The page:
After hearing both Hoyer and Cubs President Theo Epstein express almost the exact same sentiment – indicating, to me, that this wasn’t just an end-of-the-season knee-jerk reaction, but rather a broader discussion they’ve been having for a while – I think you might see some of that urgency return early in the year next year. They might need it to win.*
*After finishing an article like this, I can sometimes hear myself complaining about the very things I just wrote, like a commenter below: “Oh, the Cubs need to ‘get something back,” in order to win? Give me a break, they won 95 games this season. That’s a ton. One more bounce here or there and they’re in the NLDS for the fourth straight year.”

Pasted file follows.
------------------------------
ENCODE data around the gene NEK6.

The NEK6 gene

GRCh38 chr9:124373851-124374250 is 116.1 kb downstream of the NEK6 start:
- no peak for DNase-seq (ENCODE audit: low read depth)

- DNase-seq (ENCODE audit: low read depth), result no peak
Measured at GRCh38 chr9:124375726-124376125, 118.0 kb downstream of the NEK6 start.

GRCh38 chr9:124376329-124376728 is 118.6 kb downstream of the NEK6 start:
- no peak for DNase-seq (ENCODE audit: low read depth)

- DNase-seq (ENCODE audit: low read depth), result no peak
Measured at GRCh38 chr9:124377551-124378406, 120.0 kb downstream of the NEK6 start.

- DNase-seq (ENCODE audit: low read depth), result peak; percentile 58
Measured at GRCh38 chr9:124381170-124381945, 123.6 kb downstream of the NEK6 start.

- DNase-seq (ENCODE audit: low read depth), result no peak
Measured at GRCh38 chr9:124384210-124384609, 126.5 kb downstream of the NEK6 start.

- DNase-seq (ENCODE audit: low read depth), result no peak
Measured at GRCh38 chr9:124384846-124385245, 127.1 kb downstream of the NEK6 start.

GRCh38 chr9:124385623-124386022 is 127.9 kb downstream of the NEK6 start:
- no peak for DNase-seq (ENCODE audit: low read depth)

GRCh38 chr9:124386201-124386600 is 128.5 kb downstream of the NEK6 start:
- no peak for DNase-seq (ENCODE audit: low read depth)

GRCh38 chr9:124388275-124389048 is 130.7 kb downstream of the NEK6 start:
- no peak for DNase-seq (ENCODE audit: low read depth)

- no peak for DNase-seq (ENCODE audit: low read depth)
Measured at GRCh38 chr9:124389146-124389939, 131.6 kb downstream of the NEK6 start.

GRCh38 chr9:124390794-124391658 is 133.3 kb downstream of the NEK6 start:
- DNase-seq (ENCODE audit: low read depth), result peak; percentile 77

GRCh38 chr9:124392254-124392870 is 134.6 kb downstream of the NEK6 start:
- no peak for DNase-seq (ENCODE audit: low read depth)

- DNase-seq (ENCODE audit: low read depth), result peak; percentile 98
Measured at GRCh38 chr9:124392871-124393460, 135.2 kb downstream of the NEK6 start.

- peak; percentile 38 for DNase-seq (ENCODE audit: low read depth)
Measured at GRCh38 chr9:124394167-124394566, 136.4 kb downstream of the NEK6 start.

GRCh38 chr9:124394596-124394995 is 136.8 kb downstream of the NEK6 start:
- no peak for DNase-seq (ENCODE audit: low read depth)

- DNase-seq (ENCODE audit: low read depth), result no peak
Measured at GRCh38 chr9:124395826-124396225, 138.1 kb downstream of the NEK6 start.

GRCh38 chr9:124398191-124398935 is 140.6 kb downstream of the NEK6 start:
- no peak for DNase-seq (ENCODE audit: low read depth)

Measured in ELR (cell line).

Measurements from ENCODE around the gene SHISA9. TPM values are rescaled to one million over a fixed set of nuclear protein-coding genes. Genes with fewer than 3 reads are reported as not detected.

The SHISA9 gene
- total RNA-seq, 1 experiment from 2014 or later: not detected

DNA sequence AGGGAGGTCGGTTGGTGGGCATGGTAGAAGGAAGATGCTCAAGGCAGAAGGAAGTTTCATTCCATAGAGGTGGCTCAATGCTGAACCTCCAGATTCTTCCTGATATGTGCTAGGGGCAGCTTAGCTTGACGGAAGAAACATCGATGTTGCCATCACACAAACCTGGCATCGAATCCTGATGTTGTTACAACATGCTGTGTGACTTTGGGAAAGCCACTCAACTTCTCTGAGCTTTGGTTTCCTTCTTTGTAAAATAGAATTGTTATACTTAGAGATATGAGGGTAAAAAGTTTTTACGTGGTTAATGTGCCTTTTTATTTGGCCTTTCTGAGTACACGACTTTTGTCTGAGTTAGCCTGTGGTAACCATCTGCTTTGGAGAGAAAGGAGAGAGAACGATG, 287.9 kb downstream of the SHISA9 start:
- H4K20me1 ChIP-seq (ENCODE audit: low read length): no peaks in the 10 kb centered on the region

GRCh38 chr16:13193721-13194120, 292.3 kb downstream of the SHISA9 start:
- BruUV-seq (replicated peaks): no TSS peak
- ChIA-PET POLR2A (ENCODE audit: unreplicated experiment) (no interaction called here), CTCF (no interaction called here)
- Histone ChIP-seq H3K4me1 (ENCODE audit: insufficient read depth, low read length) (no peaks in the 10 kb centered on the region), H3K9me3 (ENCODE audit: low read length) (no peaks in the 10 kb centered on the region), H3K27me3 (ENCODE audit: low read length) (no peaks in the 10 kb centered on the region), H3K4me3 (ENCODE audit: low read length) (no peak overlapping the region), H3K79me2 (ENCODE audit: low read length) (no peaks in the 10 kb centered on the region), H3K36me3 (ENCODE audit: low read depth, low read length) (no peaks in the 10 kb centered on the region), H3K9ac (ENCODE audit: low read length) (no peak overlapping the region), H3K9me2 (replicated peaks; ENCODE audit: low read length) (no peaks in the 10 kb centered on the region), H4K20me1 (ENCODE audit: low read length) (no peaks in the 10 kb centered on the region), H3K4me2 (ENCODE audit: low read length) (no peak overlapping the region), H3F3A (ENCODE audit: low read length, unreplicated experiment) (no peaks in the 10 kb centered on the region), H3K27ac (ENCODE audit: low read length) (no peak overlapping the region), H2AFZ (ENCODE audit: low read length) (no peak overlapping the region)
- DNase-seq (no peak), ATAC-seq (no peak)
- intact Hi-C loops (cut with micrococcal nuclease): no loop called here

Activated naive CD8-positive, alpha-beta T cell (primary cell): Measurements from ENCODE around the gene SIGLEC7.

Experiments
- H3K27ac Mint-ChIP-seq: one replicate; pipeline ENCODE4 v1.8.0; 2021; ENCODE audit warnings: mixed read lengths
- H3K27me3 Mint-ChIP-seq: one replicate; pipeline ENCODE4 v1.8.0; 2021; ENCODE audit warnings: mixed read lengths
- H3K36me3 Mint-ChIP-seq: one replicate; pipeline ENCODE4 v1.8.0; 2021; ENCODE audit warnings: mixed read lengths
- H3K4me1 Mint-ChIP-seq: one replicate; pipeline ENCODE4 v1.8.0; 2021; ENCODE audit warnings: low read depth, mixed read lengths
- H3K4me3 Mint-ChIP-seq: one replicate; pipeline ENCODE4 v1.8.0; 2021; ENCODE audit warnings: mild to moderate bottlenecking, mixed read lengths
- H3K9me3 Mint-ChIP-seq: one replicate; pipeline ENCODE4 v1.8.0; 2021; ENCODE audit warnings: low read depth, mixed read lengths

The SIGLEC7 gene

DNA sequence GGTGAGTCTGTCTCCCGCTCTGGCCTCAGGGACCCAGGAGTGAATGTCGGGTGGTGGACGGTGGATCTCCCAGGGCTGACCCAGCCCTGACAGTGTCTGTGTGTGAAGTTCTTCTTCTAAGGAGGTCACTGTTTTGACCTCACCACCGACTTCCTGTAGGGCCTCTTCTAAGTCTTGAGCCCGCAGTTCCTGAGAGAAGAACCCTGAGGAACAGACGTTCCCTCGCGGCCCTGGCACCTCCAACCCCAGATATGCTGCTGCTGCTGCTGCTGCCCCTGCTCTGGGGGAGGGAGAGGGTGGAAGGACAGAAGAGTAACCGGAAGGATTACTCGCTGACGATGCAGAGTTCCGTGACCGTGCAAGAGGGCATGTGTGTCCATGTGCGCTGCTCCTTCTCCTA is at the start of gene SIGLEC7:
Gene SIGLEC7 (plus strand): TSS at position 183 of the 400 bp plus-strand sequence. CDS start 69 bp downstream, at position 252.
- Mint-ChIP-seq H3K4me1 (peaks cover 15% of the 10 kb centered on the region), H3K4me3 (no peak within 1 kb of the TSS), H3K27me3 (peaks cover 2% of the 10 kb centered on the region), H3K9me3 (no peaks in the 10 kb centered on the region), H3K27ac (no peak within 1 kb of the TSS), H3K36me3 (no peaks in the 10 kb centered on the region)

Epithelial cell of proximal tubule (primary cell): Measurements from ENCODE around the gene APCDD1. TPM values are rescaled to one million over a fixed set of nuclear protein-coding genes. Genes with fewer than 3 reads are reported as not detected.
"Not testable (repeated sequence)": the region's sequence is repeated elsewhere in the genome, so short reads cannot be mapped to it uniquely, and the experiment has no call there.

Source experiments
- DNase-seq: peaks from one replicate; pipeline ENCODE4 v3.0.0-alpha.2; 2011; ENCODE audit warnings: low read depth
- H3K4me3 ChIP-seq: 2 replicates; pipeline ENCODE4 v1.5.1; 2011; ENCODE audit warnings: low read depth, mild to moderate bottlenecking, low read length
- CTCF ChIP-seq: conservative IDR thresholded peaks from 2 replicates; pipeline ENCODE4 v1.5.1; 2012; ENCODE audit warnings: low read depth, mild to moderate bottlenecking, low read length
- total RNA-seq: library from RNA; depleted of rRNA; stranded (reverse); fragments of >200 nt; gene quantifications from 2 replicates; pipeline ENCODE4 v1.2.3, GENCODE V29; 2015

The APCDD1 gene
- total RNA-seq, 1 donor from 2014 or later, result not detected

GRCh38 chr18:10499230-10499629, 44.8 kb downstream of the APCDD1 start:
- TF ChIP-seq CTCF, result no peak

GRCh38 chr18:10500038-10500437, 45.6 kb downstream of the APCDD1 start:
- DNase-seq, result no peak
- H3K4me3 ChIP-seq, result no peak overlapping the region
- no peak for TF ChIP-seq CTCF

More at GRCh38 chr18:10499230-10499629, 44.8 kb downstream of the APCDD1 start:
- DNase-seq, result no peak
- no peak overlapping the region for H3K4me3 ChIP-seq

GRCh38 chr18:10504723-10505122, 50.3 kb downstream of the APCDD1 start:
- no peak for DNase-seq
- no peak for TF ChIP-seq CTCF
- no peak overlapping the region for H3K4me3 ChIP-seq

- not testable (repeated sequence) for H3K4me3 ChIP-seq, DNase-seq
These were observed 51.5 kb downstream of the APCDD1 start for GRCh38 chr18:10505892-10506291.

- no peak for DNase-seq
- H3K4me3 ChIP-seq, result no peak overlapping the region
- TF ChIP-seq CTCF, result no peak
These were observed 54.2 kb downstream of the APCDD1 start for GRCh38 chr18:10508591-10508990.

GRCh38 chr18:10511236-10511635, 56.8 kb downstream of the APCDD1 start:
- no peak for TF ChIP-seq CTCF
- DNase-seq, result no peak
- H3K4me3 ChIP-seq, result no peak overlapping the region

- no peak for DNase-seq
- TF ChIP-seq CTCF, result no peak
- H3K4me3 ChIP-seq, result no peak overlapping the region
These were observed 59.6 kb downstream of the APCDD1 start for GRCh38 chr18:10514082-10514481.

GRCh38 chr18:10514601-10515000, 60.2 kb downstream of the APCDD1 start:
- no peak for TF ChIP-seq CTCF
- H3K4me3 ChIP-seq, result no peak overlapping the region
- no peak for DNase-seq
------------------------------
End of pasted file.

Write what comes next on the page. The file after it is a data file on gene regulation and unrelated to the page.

There’s something there, sure, but maybe that’s not a high enough standard for the current iteration of the Chicago Cubs. This team has a truly fantastic (and still young (and still mostly cheap)) core of players to build around, one of the smartest front offices in the game, and darn-near close to all the resources they could ever ask for. Right now, the NLDS is the minimum expectation. If it takes 89 wins, it’s the expectation. And if it takes 100 wins, it’s the expectation. They need to be there, because that’s how good they are, and this window to win championships will not last forever. It’s okay for us to be “unreasonable.” Because right now – during this particular window – there’s no reason the Cubs shouldn’t be the very best in the division.